Crafting a “well-rounded” program

New tracks, interactive programs highlight HM19


As course director for the Society of Hospital Medicine’s 2019 annual conference – Hospital Medicine 2019 (HM19) – to be held March 24-27 in National Harbor, Md., Dustin T. Smith, MD, SFHM, hospitalist and associate professor of medicine at Emory University, Atlanta, tried his best to apply democratic processes to the work of the annual conference committee.

Dr. Dustin T. Smith is an associate professor of medicine at Emory University

Dr. Dustin T. Smith

“We created numerous email surveys to go out to the 20 committee members for their vote. So many great topics were proposed for HM19, with so many great faculty, that we had to make hard choices – although we see that as a good problem. It was my job to make sure that we had a process that works,” Dr. Smith explained. “We have planned what we believe will be another well-attended and well-received hospital medicine conference. Every year it’s been great, but every year we try something to make it a little better.”

The SHM annual conference committee meets in person at the conference to kick off planning for the following year’s conference, then holds weekly conference calls for the next 4-5 months, Dr. Smith said. “These are all highly creative leaders in hospital medicine, with voices to be heard and taken under consideration.”

Committee members wear badges at the annual meeting to encourage attendees to offer them feedback and suggestions. “We have our ears to the ground. We look at the session ratings from prior years, speaker ratings, and all of the feedback we have received, and we take all of that into account to come up with new ideas for educational tracks,” Dr. Smith said. New for 2019 are “Between the Guidelines” and “Clinical Mastery”. “We went around the table at our meeting and asked everybody for their ideas for new tracks, and then we voted in the most popular ones.”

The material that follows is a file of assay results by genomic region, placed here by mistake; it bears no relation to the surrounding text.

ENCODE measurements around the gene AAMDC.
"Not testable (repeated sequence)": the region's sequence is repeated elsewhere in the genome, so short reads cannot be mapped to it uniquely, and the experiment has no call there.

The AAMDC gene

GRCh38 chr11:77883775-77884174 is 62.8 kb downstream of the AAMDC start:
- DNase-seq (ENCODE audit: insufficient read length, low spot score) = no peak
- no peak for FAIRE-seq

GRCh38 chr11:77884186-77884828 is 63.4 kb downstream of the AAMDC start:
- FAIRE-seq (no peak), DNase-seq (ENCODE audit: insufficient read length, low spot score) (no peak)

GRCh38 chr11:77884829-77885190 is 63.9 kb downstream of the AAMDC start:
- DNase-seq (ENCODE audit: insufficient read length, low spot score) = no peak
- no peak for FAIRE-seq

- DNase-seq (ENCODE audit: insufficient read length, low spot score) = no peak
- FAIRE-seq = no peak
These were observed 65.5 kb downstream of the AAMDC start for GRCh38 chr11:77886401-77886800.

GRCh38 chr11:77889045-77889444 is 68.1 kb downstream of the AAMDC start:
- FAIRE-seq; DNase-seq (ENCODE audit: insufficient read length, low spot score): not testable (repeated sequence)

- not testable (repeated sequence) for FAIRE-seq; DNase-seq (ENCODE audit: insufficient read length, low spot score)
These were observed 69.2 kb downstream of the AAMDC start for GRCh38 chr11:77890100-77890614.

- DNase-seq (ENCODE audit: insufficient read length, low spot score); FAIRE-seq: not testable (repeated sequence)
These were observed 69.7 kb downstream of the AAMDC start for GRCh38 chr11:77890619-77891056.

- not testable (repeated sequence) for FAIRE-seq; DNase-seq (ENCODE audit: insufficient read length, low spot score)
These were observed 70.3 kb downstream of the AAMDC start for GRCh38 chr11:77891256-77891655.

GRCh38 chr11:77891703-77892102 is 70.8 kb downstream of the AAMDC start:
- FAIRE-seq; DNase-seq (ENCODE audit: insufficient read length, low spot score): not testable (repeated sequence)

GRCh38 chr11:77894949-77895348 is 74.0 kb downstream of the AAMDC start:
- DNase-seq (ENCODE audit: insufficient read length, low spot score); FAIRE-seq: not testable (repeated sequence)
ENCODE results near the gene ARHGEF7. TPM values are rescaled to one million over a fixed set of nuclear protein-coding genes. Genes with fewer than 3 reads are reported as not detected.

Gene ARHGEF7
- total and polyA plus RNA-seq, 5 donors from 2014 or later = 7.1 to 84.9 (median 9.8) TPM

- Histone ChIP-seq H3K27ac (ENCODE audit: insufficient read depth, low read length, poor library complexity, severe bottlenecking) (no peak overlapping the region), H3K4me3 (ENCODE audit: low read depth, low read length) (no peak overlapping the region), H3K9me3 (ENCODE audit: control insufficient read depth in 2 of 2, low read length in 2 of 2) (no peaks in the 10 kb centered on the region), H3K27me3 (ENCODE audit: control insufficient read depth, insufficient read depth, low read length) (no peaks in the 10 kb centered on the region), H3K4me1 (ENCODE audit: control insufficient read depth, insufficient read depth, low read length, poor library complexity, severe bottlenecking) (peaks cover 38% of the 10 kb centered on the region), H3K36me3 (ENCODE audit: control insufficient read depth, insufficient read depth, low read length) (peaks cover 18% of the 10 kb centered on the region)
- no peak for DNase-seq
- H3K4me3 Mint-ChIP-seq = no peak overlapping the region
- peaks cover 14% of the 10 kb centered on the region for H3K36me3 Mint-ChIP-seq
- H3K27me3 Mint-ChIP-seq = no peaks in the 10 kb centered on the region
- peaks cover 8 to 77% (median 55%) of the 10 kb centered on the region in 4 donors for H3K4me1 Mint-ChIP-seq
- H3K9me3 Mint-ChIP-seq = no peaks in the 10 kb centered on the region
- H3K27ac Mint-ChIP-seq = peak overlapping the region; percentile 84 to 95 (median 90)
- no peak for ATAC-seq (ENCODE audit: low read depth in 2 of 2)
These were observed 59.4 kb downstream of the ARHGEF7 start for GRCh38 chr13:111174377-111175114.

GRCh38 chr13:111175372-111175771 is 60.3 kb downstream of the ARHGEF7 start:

One change for 2019 was to “completely open” the call for submission of proposals – and for nominations of content to be covered and who should present it – for all sessions at HM19, not just for the workshop tracks. Dr. Smith said all submissions were peer reviewed by committee members and scored with objective ratings.

“For example, there was a lot of interest in emergency and disaster preparedness for hospitalists in a number of the submissions. Whether we’re talking about wildfires or mass shootings, it affects hospitals, and we are among the frontline practitioners for whatever happens in those hospitals. So we may need to be able to respond to large-scale emergencies,” he said. “But most of us haven’t been trained for that.”

A love of teaching

Dr. Smith’s preparation for being the HM19 course director includes his work teaching medical students, residents, and physicians at Emory University where he also attended medical school. He chairs the Emory division of hospital medicine’s education council, directs hospital medicine grand rounds at Emory, and serves as associate program director for the J. Willis Hurst Internal Medicine Residency Program at Emory as well as a section chief for education in medical specialty at the Atlanta Veterans Affairs Medical Center. Dr. Smith has also codirected, since 2012, the annual Southern Hospital Medicine regional conference.


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